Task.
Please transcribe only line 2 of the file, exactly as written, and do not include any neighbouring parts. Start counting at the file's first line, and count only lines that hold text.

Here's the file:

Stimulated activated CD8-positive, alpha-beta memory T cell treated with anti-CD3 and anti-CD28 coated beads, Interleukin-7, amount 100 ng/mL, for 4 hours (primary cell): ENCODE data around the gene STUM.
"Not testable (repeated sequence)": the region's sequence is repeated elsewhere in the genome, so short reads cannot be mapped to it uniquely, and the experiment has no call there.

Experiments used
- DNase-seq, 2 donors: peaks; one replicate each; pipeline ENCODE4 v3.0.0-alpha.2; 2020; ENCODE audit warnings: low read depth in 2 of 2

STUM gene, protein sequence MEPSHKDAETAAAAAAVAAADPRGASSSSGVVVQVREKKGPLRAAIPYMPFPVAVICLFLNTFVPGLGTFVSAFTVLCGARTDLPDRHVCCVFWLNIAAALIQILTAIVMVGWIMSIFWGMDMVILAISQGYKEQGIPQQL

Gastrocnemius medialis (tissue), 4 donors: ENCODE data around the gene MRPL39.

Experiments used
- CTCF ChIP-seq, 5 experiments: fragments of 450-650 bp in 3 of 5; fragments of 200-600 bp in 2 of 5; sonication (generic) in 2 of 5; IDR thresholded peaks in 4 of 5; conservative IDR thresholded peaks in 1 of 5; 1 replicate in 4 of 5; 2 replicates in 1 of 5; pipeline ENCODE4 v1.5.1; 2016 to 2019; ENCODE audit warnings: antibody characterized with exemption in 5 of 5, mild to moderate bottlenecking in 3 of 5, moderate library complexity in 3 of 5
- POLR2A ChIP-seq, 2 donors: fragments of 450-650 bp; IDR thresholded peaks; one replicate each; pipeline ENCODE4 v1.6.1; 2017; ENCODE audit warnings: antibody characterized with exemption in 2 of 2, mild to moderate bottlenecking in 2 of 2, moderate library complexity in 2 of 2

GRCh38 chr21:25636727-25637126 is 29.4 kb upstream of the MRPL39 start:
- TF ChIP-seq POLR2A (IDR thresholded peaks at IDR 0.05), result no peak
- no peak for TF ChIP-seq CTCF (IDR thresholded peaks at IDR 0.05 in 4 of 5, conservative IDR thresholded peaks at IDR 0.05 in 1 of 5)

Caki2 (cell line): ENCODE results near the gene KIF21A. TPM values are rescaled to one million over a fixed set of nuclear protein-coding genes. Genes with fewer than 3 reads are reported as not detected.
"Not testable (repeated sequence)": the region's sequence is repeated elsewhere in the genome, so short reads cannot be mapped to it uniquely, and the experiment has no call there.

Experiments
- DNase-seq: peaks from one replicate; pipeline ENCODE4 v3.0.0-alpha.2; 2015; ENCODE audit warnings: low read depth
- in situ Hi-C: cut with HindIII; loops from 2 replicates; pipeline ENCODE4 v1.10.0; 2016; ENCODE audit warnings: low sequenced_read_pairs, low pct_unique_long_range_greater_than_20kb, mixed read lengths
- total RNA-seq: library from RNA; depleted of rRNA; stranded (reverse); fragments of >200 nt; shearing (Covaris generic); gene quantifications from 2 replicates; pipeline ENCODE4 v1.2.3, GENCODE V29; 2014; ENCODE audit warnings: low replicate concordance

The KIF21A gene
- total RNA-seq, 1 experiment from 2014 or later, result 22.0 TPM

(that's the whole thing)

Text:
"Not testable (repeated sequence)": the region's sequence is repeated elsewhere in the genome, so short reads cannot be mapped to it uniquely, and the experiment has no call there.